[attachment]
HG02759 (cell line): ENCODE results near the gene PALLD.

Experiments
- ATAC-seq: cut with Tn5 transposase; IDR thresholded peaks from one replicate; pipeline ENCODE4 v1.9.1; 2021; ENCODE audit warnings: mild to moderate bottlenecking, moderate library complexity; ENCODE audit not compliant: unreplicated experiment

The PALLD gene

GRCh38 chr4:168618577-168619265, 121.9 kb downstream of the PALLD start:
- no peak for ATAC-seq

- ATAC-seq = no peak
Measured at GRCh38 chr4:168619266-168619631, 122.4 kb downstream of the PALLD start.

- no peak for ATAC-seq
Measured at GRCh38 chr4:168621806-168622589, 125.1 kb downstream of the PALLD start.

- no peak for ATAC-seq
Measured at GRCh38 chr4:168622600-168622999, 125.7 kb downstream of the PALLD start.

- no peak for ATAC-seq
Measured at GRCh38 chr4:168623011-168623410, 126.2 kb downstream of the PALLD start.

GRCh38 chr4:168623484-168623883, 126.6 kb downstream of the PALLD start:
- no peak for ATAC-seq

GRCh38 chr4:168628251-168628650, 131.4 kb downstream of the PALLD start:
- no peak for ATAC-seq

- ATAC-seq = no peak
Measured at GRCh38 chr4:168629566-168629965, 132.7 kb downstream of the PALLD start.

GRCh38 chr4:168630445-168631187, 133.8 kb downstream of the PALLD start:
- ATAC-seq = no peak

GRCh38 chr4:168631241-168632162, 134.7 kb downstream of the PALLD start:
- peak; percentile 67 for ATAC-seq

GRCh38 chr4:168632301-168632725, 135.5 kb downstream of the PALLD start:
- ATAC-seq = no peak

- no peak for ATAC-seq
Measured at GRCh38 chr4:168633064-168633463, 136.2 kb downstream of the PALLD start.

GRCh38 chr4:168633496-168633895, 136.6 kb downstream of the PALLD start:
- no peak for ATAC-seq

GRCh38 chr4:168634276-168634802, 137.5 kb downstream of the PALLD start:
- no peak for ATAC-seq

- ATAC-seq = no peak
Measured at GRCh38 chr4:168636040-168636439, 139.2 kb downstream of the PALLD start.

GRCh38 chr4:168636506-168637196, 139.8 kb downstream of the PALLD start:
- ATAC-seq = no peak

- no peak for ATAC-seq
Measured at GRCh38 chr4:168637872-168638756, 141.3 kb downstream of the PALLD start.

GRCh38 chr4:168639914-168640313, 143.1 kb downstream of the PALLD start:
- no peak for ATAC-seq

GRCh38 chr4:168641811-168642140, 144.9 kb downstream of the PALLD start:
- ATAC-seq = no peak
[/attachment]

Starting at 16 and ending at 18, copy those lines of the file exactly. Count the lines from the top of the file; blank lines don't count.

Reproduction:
- no peak for ATAC-seq

GRCh38 chr4:168628251-168628650, 131.4 kb downstream of the PALLD start:
- no peak for ATAC-seq